- In a perfect world, with a volume indicator and these two charts you could begin to make more informed investing decisions. But make sure that the general market is moving in your direction – as 85% of all stocks move WITH the general market.
Next week I’m watching earnings from:
- Archer-Daniels-Midland (ADM) – a grain distribution company who’s stock regularly goes UP into earnings. Right now, analysts' estimates are at $0.82 per share, and I expect ADM to meet or beat expectations.
- General Motors (GM) – an auto manufacturer is estimating $1.13 per share, but I expect more due to the increase in consumer confidence and high seasonal auto sales.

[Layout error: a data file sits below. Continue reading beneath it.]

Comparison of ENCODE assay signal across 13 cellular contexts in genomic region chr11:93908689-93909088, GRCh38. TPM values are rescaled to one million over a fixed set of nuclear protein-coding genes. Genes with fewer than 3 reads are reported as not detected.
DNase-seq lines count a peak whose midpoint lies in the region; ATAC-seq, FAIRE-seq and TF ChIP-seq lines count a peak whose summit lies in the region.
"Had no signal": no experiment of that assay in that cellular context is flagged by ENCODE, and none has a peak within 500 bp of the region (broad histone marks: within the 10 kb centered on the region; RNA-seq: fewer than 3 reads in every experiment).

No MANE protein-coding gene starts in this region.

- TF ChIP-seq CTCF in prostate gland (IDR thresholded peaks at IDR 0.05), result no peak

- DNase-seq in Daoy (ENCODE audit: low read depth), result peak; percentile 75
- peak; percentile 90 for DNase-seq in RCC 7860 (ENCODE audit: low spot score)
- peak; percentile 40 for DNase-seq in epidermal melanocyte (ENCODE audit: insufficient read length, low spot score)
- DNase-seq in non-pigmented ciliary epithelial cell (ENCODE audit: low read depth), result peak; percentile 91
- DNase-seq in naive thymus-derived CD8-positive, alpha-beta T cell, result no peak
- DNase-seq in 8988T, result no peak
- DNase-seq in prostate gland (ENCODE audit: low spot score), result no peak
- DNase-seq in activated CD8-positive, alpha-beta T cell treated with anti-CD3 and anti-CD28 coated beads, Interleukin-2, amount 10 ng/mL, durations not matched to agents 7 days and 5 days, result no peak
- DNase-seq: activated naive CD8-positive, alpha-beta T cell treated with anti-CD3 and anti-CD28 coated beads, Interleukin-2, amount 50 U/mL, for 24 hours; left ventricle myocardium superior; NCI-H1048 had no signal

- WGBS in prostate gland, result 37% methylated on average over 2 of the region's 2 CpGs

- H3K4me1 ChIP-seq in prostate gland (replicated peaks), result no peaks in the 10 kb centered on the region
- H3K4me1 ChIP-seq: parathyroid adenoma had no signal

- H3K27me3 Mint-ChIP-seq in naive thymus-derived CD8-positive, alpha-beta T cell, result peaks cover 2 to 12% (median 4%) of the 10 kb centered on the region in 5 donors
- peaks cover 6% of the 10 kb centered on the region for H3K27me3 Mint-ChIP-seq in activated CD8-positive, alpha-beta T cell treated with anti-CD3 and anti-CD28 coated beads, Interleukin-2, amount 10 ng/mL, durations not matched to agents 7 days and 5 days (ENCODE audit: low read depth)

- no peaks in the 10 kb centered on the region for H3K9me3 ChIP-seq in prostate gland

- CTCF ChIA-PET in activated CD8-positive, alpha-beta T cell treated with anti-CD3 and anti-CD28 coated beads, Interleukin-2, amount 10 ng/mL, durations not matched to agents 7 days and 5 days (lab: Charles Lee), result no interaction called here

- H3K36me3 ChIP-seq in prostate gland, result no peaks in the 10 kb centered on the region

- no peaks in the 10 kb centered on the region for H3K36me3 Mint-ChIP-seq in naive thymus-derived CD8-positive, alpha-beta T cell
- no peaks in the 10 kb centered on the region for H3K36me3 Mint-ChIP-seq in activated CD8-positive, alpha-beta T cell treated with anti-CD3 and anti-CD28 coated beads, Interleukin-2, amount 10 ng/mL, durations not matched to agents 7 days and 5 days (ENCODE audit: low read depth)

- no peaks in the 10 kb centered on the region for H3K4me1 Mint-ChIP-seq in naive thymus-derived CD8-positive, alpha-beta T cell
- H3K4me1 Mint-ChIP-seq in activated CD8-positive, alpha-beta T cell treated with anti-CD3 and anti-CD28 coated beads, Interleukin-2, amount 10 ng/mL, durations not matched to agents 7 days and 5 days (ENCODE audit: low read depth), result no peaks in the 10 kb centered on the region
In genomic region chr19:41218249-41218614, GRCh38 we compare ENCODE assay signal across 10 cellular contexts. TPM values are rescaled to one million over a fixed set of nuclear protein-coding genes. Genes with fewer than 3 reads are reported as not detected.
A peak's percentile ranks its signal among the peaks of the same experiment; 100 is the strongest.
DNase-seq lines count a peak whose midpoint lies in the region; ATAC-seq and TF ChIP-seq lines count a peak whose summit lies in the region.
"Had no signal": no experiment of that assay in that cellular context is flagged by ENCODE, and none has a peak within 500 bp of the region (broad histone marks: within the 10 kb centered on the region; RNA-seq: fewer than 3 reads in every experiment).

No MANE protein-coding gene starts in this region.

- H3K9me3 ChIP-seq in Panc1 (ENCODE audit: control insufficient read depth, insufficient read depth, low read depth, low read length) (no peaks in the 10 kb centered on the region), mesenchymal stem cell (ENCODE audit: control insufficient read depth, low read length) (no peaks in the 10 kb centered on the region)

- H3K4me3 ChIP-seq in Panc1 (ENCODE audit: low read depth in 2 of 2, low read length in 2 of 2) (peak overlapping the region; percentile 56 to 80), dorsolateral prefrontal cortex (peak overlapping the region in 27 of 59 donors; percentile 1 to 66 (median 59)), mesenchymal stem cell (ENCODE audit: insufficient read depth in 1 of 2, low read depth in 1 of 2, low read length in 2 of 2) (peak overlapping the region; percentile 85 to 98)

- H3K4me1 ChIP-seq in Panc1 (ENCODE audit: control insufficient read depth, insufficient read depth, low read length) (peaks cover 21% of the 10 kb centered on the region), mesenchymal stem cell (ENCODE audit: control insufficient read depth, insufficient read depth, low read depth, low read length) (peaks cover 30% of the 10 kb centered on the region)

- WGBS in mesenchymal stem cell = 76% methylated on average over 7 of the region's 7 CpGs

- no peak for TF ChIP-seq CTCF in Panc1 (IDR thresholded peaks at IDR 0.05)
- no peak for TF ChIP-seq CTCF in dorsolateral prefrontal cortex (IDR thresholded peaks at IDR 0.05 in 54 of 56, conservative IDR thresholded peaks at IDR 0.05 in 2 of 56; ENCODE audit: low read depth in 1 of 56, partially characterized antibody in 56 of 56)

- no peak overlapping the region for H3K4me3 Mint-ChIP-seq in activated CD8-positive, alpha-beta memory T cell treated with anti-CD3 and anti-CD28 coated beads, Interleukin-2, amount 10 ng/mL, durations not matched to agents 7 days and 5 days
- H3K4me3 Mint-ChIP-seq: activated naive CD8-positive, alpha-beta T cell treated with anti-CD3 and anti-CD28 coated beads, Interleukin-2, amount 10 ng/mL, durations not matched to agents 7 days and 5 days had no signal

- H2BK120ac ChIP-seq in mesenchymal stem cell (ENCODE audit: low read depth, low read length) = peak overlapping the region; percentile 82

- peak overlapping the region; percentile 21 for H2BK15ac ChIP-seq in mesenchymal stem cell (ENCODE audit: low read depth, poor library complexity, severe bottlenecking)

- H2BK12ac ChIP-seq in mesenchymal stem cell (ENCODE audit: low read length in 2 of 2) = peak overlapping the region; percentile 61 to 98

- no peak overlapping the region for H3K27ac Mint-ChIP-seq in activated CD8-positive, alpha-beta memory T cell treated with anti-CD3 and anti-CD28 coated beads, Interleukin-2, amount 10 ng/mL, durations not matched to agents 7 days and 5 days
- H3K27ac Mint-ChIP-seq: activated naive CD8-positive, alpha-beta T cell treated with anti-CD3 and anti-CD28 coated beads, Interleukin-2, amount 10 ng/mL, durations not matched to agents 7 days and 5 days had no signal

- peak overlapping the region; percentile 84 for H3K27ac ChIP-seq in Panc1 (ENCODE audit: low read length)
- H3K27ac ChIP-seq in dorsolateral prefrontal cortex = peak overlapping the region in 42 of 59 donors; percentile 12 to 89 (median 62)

- CVS (CVS) – is a drug store chain that has ‘taken it on the chin’ due to store closures and revenue disappointments. Earnings estimates are $1.62 per share – but it’s the future that is scaring investors.
- The Dun & Bradstreet Corporation (DNB) – is an information services company that helps customers reduce credit risk. The stock has been trading sideways this year, and analysts are estimating earnings of $3.02 per share, but I expect the stock to drop ahead of earnings.
- The Mosaic Company (MOS) – that is the world's largest producer of phosphate and potash crop nutrients. Analysts have pegged earnings estimates at $0.14 per share, but as the strength of the U.S. dollar has actually hurt their revenues, I suspect their earnings will fall short as well.
To follow me on Twitter.com and on StockTwits.com to get my daily thoughts and trades – my handle is: taylorpamm.
Please be safe out there!